Tendonitis or Lateral Epicondylitis
The elbow is a relatively complex joint, comprised of the articulation of the distal humerus with the round radial head and the saddle shaped ulna bone. The most common complaint heard concerning the elbow is pain along the lateral or outer border of the elbow. It usually starts insidiously and is described as an aching or soreness, sometimes radiating down into the forearm a bit. Gripping things often makes it worse and it is usually not associated with any feelings of instability or abnormal motion. It can be tender or sensitive to the touch along the outer or lateral border of the distal humerus bone and occasionally responds somewhat to anti-inflammatory medicines like aspirin or ibuprofen. In some people it can be present for months and months and in others it seems so chronic that it will never go away. Though the common name for it is “tennis elbow”, most patients who get it are not tennis players. Treatment for it is first to understand the mechanics of the problem so that it can be protected in such a way to let the body try to heal itself. Physical therapy and certain medication routines can assist in this. In refractory or hard to heal cases injections are sometimes tried, however, these often help more with the symptoms than actually healing the problem. Surgery is always a last resort and fortunately is only necessary in a minority of cases.
Instability and intra-articular joint pathology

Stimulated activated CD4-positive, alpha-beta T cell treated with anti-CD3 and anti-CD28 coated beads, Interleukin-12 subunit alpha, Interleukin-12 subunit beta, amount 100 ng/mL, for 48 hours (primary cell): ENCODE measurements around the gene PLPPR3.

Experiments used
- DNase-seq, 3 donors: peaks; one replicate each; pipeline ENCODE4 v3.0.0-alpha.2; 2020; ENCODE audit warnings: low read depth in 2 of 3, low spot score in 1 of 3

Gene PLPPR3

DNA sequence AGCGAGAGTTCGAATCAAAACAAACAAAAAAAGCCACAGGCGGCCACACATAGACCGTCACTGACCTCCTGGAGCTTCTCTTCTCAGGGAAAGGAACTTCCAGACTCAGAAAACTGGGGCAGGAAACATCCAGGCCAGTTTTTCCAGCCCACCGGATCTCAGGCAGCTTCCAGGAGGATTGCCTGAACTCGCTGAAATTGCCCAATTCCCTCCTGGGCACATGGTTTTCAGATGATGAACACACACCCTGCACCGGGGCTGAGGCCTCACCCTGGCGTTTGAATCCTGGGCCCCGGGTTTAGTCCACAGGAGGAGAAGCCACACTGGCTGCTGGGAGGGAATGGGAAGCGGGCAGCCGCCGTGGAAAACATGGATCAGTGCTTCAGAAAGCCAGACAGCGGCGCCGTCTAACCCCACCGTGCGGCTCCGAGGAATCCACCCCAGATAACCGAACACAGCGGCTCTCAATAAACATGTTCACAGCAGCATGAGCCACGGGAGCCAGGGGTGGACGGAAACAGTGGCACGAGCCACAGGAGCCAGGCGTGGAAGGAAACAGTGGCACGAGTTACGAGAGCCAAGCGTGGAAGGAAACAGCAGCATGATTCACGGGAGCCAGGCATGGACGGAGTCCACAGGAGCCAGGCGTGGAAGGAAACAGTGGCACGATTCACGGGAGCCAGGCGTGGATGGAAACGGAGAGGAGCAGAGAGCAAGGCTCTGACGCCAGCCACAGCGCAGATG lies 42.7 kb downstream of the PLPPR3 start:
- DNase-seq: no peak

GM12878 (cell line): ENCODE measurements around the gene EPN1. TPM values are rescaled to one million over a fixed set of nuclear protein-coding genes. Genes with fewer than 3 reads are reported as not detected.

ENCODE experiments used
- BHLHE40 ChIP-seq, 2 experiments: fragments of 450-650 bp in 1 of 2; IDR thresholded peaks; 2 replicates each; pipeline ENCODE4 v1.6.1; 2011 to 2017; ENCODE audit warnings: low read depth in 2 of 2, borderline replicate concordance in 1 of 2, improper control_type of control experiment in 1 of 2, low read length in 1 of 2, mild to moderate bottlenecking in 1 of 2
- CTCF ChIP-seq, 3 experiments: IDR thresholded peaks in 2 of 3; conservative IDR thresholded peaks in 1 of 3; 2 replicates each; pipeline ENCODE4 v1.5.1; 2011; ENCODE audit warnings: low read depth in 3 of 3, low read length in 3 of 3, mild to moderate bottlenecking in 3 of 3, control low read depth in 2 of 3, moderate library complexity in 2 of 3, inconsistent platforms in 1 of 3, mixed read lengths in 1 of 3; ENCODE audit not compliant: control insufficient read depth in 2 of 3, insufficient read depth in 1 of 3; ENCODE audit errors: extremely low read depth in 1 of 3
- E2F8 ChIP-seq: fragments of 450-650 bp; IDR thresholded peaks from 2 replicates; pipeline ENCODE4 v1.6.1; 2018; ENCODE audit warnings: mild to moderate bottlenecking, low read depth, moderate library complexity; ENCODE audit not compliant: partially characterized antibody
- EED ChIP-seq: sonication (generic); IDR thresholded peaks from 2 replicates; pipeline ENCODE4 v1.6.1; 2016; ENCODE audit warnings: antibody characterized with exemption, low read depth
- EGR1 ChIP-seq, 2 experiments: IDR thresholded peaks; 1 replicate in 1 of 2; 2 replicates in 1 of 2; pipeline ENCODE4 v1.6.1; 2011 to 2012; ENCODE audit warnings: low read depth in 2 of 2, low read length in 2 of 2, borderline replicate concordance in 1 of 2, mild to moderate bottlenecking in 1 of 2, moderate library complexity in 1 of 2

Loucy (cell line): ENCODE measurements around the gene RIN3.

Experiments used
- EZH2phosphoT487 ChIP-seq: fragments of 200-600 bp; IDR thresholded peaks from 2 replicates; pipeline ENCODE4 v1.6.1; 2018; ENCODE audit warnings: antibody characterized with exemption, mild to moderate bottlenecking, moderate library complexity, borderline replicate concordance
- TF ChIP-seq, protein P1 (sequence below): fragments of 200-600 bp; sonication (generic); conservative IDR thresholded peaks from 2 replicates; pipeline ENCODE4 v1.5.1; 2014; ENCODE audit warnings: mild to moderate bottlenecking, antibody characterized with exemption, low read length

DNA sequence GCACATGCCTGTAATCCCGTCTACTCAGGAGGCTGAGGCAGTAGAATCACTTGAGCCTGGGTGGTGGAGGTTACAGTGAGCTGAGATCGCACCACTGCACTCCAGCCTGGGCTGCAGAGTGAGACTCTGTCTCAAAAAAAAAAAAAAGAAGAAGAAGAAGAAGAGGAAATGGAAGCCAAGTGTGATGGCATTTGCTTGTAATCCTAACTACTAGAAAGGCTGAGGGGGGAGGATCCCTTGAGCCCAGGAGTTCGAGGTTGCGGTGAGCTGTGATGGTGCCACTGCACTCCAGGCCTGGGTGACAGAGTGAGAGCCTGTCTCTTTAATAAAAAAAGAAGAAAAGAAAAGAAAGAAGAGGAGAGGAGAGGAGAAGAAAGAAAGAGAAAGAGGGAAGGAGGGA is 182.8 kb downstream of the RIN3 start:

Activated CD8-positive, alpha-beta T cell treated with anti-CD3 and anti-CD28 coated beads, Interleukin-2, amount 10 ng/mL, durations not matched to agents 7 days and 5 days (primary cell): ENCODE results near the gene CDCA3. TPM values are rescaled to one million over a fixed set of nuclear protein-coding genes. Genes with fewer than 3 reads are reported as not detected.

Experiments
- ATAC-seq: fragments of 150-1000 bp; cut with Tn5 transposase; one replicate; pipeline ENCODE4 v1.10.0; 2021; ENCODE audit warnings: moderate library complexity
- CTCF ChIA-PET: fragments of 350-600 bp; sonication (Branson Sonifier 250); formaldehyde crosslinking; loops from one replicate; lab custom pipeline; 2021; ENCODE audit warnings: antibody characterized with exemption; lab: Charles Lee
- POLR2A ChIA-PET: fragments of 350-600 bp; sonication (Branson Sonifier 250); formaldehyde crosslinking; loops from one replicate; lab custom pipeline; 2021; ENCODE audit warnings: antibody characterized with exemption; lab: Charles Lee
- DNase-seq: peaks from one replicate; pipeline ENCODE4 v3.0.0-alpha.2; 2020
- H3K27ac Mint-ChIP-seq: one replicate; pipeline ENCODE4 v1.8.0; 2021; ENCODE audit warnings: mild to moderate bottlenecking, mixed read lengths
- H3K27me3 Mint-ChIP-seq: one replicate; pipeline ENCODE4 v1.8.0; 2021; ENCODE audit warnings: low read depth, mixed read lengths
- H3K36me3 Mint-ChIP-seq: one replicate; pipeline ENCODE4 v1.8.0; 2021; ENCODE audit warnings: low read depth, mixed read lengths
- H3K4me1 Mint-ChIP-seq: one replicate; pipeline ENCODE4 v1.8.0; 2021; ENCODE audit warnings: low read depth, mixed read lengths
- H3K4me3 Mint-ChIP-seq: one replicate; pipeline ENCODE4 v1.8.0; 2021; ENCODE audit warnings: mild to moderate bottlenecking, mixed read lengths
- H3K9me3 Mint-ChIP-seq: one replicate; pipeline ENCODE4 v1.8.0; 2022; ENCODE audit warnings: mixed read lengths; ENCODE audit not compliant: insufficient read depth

As an important joint in many sports requiring the upper extremity, like gymnastics, throwing sports and basketball, the elbow is occasionally injured to the point of damage to its ligaments or cartilage. Ligaments can be injured either from a one time strain or twisting injury or from repetitive activities that cause cumulative injury. Instability can then lead to abnormal function of the elbow and resultant pain with use. Secondary cartilage injury from instability or primary injury from a direct blow or twisting injury can result in loose cartilage or combination cartilage and bone pieces that make the joint motion painful or untrustworthy. Patients often describe minimal pain when the joint is not moving or at rest but problems when they are participating in sports or activities that require use of the elbow such as throwing, lifting or pushing. The discomfort can be intermittent and can result in performance decrease and difficulty with certain aspects of the required elbow us in sports and other daily activities. Treatment revolves around first making a correct diagnosis as the cause or etiology of the problem. This requires a physical exam, x-ray and or MRI studies, and occasionally arthroscopic exam. Once the correct diagnosis is affirmed, treatment can be as simple as muscle strengthening and balancing exercises or if warranted, arthroscopic debridement and/or ligament repair.
Post-traumatic and osteoarthritis
Like other joints, the elbow is subject to injury from trauma or just wear and tear resulting in damage to the normally smooth cartilage surface. Because the elbow’s articular surface is quite complex, damage to or loss of cartilage can result in early pain, catching or popping symptoms. Cartilage damage after trauma or previous fractures at a younger age often do not develop until years later and therefore are not associated with the original injury. Symptoms can be present intermittently at first but over time they seem to become more frequent in occurrence and more severe in magnitude as well. In those symptoms that are not the result of a specific treatable mechanical problem, activity modification and anti-inflammatory medications are usually recommended. Others have a specific mechanical etiology that can benefit from minor surgical intervention such as arthroscopy. In the worst cases, those that have failed all other attempts of more conservative treatment, joint replacement, similar to those performed in the hip or knee, can return a stiff painful elbow to improved motion and function.